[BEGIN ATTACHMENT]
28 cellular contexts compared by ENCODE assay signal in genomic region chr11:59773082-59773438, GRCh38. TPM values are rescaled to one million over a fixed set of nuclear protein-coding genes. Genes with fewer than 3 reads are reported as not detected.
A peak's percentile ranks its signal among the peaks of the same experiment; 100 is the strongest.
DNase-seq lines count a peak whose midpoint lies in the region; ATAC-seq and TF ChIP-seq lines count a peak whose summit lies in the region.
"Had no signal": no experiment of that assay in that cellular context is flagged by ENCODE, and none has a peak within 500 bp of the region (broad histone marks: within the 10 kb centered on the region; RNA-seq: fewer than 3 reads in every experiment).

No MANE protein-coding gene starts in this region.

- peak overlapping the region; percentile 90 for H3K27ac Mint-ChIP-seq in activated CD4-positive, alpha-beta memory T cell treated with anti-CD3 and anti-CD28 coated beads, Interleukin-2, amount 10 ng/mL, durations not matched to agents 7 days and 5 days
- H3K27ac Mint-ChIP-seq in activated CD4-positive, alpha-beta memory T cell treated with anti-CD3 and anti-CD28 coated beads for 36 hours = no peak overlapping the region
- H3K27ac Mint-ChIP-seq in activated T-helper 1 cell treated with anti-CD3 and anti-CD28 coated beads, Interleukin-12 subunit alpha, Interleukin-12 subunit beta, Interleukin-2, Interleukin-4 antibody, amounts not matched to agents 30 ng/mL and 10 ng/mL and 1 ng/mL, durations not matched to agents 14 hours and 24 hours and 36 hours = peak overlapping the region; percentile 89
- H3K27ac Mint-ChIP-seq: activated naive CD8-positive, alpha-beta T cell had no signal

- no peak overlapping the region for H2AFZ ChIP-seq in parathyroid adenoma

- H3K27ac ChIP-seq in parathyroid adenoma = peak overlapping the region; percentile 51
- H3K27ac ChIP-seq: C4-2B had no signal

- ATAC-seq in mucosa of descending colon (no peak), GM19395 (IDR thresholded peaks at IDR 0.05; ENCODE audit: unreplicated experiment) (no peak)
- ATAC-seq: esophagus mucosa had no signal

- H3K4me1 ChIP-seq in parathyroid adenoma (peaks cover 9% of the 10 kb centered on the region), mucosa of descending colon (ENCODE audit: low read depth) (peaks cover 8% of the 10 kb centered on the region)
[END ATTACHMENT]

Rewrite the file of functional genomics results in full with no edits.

28 cellular contexts compared by ENCODE assay signal in genomic region chr11:59773082-59773438, GRCh38. TPM values are rescaled to one million over a fixed set of nuclear protein-coding genes. Genes with fewer than 3 reads are reported as not detected.
A peak's percentile ranks its signal among the peaks of the same experiment; 100 is the strongest.
DNase-seq lines count a peak whose midpoint lies in the region; ATAC-seq and TF ChIP-seq lines count a peak whose summit lies in the region.
"Had no signal": no experiment of that assay in that cellular context is flagged by ENCODE, and none has a peak within 500 bp of the region (broad histone marks: within the 10 kb centered on the region; RNA-seq: fewer than 3 reads in every experiment).

No MANE protein-coding gene starts in this region.

- peak overlapping the region; percentile 90 for H3K27ac Mint-ChIP-seq in activated CD4-positive, alpha-beta memory T cell treated with anti-CD3 and anti-CD28 coated beads, Interleukin-2, amount 10 ng/mL, durations not matched to agents 7 days and 5 days
- H3K27ac Mint-ChIP-seq in activated CD4-positive, alpha-beta memory T cell treated with anti-CD3 and anti-CD28 coated beads for 36 hours = no peak overlapping the region
- H3K27ac Mint-ChIP-seq in activated T-helper 1 cell treated with anti-CD3 and anti-CD28 coated beads, Interleukin-12 subunit alpha, Interleukin-12 subunit beta, Interleukin-2, Interleukin-4 antibody, amounts not matched to agents 30 ng/mL and 10 ng/mL and 1 ng/mL, durations not matched to agents 14 hours and 24 hours and 36 hours = peak overlapping the region; percentile 89
- H3K27ac Mint-ChIP-seq: activated naive CD8-positive, alpha-beta T cell had no signal

- no peak overlapping the region for H2AFZ ChIP-seq in parathyroid adenoma

- H3K27ac ChIP-seq in parathyroid adenoma = peak overlapping the region; percentile 51
- H3K27ac ChIP-seq: C4-2B had no signal

- ATAC-seq in mucosa of descending colon (no peak), GM19395 (IDR thresholded peaks at IDR 0.05; ENCODE audit: unreplicated experiment) (no peak)
- ATAC-seq: esophagus mucosa had no signal

- H3K4me1 ChIP-seq in parathyroid adenoma (peaks cover 9% of the 10 kb centered on the region), mucosa of descending colon (ENCODE audit: low read depth) (peaks cover 8% of the 10 kb centered on the region)